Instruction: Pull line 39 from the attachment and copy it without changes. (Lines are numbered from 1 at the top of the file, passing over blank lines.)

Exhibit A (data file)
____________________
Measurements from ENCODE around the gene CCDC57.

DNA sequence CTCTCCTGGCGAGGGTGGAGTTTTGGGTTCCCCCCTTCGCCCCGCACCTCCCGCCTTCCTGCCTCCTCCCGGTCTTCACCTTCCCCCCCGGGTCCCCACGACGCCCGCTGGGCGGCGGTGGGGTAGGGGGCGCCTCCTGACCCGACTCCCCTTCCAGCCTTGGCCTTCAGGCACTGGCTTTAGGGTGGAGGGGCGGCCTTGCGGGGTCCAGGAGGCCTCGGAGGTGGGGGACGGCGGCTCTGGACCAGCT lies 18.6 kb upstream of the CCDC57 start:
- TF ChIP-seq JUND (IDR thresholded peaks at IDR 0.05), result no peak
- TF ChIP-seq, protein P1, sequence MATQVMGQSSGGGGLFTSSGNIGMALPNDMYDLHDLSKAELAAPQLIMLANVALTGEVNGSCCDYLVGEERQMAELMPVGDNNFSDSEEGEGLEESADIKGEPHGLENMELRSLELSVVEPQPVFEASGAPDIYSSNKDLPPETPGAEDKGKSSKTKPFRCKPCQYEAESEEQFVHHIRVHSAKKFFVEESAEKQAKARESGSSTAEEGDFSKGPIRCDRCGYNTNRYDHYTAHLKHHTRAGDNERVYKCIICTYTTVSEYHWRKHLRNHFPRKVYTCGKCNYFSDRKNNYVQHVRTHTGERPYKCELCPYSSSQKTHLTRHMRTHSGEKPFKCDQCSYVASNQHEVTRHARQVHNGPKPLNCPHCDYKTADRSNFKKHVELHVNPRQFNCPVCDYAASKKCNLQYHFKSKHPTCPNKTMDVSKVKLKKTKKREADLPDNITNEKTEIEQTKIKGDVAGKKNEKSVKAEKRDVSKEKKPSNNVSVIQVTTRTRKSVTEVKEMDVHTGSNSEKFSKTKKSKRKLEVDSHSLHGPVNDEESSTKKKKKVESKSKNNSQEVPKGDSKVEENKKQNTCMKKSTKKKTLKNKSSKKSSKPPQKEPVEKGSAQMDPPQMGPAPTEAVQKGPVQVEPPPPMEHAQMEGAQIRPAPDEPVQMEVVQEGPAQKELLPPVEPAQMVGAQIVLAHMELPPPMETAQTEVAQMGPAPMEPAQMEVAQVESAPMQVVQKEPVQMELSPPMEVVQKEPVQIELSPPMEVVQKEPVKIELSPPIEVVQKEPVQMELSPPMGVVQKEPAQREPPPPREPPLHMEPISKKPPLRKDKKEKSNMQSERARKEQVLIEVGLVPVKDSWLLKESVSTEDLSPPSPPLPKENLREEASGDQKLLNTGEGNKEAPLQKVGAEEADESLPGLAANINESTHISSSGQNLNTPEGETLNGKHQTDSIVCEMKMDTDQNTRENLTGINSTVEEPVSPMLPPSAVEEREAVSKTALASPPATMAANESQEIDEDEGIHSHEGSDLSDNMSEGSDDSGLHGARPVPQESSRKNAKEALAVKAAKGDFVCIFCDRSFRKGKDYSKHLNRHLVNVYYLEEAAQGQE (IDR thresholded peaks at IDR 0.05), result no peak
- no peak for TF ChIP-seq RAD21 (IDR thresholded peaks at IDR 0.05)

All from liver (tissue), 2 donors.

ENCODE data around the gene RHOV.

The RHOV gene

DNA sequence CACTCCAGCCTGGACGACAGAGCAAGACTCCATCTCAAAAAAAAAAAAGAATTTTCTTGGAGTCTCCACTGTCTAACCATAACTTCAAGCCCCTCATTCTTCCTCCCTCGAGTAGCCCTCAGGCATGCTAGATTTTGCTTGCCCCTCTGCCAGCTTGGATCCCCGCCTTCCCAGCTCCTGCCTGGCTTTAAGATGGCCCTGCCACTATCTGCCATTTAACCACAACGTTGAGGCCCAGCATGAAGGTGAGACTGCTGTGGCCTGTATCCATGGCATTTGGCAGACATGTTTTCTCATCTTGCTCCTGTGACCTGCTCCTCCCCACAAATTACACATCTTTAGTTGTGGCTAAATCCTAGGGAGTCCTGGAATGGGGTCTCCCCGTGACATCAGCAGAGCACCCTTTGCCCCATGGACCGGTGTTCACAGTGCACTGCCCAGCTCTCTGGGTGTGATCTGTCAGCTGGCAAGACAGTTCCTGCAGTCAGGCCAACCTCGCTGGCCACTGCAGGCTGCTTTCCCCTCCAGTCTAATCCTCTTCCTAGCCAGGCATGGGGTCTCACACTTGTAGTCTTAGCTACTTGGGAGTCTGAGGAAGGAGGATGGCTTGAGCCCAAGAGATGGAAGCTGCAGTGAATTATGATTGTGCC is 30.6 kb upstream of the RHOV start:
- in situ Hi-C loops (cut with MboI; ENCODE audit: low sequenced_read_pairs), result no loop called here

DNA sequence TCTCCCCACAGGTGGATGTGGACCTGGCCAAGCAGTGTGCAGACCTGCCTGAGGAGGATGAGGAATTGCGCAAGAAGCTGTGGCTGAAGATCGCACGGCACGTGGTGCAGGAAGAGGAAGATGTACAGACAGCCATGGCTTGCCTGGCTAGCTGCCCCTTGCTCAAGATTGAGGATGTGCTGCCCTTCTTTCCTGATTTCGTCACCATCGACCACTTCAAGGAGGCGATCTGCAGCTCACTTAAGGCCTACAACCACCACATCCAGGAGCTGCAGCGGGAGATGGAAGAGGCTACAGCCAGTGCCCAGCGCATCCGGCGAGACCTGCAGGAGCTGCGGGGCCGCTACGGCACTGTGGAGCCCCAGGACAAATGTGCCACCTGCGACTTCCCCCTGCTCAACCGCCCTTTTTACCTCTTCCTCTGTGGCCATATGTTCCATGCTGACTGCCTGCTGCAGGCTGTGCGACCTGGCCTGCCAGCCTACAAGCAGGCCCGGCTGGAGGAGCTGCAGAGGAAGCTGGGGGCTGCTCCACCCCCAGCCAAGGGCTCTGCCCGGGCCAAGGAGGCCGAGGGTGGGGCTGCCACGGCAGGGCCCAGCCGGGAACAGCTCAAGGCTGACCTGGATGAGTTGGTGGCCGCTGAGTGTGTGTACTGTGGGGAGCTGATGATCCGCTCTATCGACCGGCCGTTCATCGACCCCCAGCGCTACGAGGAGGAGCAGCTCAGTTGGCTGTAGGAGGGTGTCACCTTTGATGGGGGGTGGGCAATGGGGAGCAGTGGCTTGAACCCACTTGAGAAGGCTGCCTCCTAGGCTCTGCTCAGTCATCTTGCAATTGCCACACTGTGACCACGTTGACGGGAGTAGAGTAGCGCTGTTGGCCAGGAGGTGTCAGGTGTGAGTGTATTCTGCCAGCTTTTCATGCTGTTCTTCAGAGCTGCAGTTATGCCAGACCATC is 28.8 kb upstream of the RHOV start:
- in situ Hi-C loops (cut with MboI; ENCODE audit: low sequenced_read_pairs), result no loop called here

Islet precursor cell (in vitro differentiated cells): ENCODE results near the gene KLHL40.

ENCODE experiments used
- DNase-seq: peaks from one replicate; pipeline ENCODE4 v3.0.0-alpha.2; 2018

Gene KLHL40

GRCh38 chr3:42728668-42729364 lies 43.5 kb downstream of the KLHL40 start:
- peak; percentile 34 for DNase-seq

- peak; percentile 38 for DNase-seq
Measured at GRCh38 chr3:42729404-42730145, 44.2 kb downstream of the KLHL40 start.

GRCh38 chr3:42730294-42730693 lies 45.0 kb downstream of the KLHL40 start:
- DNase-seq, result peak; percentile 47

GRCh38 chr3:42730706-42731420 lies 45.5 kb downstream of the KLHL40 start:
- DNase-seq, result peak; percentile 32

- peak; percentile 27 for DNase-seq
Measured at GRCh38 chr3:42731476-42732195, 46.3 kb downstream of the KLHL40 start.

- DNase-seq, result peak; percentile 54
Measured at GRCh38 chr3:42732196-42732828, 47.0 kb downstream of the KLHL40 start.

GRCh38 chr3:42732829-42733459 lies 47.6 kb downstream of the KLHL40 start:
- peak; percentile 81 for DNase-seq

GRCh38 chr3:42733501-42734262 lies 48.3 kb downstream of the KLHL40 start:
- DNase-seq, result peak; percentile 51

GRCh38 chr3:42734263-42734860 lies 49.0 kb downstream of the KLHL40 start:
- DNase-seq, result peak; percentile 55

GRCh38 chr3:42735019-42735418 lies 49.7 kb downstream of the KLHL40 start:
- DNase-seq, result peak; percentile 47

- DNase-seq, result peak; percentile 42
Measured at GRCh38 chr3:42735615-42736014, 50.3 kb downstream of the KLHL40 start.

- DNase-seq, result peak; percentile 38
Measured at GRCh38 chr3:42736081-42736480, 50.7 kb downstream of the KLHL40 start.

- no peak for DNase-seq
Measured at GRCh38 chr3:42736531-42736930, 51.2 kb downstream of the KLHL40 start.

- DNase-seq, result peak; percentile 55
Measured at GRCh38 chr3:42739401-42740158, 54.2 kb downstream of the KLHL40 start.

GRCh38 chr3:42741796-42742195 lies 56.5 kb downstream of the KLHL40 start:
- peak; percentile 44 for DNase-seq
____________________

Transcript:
- DNase-seq, result peak; percentile 38